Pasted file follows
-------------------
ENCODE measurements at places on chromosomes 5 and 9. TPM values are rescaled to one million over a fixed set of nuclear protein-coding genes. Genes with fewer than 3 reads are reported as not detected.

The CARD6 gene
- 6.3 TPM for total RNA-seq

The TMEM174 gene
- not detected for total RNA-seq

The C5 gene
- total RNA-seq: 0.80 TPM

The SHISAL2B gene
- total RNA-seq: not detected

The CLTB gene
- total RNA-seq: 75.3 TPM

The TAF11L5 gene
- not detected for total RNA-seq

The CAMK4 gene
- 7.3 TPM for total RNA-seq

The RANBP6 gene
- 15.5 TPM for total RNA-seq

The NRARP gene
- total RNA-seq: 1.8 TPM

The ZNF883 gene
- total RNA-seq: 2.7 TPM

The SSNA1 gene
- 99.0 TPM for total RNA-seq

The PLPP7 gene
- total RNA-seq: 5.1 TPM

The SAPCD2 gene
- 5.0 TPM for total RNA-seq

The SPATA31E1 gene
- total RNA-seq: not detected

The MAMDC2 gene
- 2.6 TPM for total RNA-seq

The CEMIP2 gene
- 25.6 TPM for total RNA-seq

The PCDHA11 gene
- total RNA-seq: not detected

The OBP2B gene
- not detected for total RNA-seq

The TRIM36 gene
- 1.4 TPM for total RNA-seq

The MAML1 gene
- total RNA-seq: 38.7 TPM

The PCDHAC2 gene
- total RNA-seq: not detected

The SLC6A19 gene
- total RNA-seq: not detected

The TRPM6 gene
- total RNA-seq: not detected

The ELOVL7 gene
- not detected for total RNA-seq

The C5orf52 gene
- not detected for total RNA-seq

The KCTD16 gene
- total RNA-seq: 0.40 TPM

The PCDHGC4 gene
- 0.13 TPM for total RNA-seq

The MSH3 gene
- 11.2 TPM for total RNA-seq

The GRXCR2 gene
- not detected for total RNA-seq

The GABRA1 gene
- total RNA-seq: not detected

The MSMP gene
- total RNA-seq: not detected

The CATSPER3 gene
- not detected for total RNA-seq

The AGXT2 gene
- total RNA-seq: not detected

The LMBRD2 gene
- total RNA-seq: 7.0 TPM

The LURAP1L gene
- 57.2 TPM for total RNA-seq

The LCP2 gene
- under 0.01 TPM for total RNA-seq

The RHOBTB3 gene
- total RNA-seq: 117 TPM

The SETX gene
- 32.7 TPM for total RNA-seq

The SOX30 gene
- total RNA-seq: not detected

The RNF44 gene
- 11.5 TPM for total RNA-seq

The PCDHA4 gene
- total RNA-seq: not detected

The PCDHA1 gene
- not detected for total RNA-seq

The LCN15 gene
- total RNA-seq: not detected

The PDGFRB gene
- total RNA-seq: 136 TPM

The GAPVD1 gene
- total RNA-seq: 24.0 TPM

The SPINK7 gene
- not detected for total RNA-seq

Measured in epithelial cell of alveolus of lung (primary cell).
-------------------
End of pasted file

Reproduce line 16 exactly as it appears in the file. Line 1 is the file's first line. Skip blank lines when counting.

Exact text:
The RANBP6 gene